Saturday, September 28, 2019

Dunlap, painter and playwright

‘Glenn my Landlord comes to tell me that he will have his two daughters painted in Oil, the Girls so preferring, and I am to do them at $25 each. This restores me again.’ This is from the diary of William Dunlap, who died 180 years ago today. He was a pioneer playwright and theatrical manager in New York City until bankruptcy - money was a chronic concern - forced him into painting society portraits for a living. His main claim to fame is an encyclopaedic history he wrote on the arts, but his diary is also considered an important primary source of information on American society and culture during the first half century of the Republic.

Dunlap was born in 1766 in Perth Amboy, New Jersey, the son of an army officer. He left school at the age of 12 when an injury left him blind in the right eye, but he soon developed an interest in drawing and began copying prints and executing portraits in pastel. Aged 16 he began painting portraits in oil, and indeed painted one of George Washington which is now owned by the US Senate. Dunlap was then sent to London to study with Benjamin West - an artist born in North America but who had settled there some 20 years earlier and had been instrumental in launching the Royal Academy. Dunlap returned to New York City in 1787 where he completed a first major canvas, The Artist Showing a Picture from Hamlet to His Parents. However, he had picked up the theatre bug in London, and soon found himself focusing mostly on writing plays, and then producing them. His first, The Father, or American Shandyism, was performed in 1789.  That same year, he married Elizabeth Woolsey, and they later had two children.

For the best part of the next two decades, Dunlap worked exclusively in the theatre, writing (more than 60 plays, many adaptations or translations from French or German originals) and managing, only to resume painting (miniatures) after he became bankrupt in 1805. He continued to invest his time in the theatre world until 1812 when he turned to executing portraits on commission. After working as assistant paymaster general in the New York militia for a couple of years, he began to paint large canvases of religious and historical subjects. He exhibited regularly at the American Academy of the Fine Arts in New York, and was a member from 1817 to 1828, and well as keeper, librarian, and a member of the board of directors from 1817 to 1819. In 1826 he helped found the rival National Academy of Design, where he served as vice president from 1832 to 1838. He exhibited there from 1826 to 1838, and from 1831 to 1838 was the professor of historical composition.

Dunlap is best remembered for his encyclopaedic three-volume History of the Rise and Progress of the Arts of Design in the United States, published in 1834, which is still considered today an important source of information about artists, collecting, and artistic life generally during the colonial and federal periods. He died on 28 September 1839. Further information is available online from the National Gallery of Art, Wikipedia,, or American Art Gallery.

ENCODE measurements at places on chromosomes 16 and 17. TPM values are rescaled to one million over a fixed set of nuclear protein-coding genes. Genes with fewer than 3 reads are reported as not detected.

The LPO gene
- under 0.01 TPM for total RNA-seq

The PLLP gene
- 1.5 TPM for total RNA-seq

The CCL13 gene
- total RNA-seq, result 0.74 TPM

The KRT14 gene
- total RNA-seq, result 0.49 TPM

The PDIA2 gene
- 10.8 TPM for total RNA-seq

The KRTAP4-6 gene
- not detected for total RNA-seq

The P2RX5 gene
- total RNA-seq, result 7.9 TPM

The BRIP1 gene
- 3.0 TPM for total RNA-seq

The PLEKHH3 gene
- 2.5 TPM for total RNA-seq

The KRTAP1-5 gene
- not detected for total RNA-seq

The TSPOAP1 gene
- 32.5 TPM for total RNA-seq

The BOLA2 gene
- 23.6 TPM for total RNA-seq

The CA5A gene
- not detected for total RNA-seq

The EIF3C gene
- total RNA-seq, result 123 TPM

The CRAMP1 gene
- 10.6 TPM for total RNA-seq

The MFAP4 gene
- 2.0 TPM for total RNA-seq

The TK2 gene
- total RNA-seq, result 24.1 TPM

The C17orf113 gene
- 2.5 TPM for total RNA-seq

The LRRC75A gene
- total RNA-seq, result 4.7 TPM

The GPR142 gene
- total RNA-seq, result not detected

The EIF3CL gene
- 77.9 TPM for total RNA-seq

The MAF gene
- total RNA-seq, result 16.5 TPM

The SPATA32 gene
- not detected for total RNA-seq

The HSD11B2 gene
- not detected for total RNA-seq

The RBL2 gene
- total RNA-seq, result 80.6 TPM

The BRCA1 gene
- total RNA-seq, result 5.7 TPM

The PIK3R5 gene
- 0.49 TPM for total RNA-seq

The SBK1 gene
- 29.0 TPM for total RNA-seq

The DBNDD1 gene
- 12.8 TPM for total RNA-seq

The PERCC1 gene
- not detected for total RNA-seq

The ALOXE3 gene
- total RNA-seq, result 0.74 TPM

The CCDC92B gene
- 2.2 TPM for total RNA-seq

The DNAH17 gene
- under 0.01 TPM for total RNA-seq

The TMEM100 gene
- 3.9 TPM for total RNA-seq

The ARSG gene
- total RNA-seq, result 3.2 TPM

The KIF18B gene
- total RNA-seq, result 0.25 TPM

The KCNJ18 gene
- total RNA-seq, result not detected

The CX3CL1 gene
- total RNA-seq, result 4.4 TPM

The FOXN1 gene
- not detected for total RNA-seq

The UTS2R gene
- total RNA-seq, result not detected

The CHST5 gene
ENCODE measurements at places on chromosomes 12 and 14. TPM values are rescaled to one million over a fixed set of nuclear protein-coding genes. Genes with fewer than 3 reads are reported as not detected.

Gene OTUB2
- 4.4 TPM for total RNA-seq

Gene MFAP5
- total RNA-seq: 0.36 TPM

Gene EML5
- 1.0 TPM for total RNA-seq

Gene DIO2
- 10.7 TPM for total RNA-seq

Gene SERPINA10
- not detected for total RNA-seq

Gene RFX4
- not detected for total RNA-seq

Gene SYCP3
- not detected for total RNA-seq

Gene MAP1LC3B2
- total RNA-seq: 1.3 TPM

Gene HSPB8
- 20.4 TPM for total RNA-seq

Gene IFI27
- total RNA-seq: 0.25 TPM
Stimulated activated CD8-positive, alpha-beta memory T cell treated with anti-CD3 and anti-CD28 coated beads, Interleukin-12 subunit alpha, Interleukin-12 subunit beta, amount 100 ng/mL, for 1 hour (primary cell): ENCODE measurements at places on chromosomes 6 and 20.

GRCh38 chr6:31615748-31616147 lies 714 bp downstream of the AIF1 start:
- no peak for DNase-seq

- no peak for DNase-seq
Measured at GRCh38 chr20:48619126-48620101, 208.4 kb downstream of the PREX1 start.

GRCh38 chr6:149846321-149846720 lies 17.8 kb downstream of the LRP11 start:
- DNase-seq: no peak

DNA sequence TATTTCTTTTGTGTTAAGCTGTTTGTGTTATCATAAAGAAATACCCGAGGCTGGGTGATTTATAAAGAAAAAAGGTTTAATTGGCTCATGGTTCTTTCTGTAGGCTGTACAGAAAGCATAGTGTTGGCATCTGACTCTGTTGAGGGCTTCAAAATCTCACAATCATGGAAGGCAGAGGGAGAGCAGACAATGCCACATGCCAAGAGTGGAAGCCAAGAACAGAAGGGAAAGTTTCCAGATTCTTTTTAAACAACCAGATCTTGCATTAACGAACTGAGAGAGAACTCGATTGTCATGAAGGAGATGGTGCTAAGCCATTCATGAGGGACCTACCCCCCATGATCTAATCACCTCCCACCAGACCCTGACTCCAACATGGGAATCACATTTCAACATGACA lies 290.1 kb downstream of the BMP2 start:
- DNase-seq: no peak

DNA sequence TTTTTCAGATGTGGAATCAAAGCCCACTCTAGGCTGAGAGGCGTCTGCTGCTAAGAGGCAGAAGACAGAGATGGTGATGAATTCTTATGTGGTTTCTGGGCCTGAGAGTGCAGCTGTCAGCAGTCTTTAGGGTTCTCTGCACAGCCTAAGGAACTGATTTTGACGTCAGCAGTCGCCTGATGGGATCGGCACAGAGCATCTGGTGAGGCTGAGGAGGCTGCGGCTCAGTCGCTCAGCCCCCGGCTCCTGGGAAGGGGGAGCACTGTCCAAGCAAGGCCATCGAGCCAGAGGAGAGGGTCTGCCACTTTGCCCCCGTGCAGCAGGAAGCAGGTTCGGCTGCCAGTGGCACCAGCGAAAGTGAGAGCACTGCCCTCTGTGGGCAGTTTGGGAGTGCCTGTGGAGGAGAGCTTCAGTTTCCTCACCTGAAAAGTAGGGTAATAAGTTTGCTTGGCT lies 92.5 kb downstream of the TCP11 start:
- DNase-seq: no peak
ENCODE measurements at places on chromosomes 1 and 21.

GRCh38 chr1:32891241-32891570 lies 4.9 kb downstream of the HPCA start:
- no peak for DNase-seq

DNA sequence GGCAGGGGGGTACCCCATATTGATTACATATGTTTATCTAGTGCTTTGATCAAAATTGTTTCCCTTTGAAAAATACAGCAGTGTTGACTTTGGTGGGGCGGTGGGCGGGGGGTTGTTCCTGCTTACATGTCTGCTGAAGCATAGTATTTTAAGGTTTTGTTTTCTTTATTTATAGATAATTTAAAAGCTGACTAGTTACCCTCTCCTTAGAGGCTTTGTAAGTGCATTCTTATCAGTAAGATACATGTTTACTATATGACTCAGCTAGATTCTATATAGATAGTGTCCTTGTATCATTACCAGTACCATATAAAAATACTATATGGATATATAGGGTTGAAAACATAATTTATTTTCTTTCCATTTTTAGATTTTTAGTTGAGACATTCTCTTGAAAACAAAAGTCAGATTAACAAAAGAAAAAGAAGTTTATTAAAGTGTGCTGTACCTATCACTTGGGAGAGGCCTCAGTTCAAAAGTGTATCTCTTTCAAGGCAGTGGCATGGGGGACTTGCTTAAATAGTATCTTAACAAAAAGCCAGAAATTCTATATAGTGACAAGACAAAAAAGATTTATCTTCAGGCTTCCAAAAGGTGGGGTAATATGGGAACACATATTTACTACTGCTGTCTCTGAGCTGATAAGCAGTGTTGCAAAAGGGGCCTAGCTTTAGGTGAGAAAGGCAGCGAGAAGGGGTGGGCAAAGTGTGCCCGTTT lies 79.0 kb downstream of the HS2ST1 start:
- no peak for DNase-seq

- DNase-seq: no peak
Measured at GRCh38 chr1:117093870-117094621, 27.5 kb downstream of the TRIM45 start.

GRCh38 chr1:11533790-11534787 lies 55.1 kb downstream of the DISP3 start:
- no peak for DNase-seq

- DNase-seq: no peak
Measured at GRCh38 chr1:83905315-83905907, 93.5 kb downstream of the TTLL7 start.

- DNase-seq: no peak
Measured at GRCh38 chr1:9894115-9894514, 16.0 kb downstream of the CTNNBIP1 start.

Dunlap kept a diary for much of his life, and may have left behind 30 or more small volumes. However, only 11 of them - extending over a period of 48 years - were found when, in the late 1920s, The New York Historical Society decided to publish them. Issued in 1930 as Diary of William Dunlap (1766-1839) - The Memoirs of a Dramatist, Theatrical Manager, Painter, Critic, Novelist, and Historian, all three volumes are freely available at Internet Archive (Vol 1 1786-1798, Vol 2 1806-1822, Vol 3 1832-1834). In its preface, the Society noted that Dunlap’s diary had been consulted in manuscript form to good purpose, by historians of drama and painting, but that now, by printing it in a more ‘convenient form’, the diary ‘should be an invaluable source for many phases of American society and culture during the first half century of the Republic.’

In its introduction, the Society goes on to explain that the three printed volumes represent three periods of Dunlap’s life:‘The first includes two years of great importance to the history of the New York stage, when Dunlap was manager of the Old American Company of Comedians, and a lessee of the Park Theatre. The second volume is devoted more particularly to his life as an artist, when, after his bankruptcy, he painted portraits throughout the eastern states as a means of livelihood, returning to the theatre for only a short time as a salaried manager to Abthorpe Cooper. The third volume [. . .] finds Dunlap, old, ill, and impoverished, summing up the knowledge and experience of a life time, in his histories of the American theatre and American arts.’ 

The following extracts are all taken from the second volume, exactly as published (inc. spelling errors etc.).

18 October 1819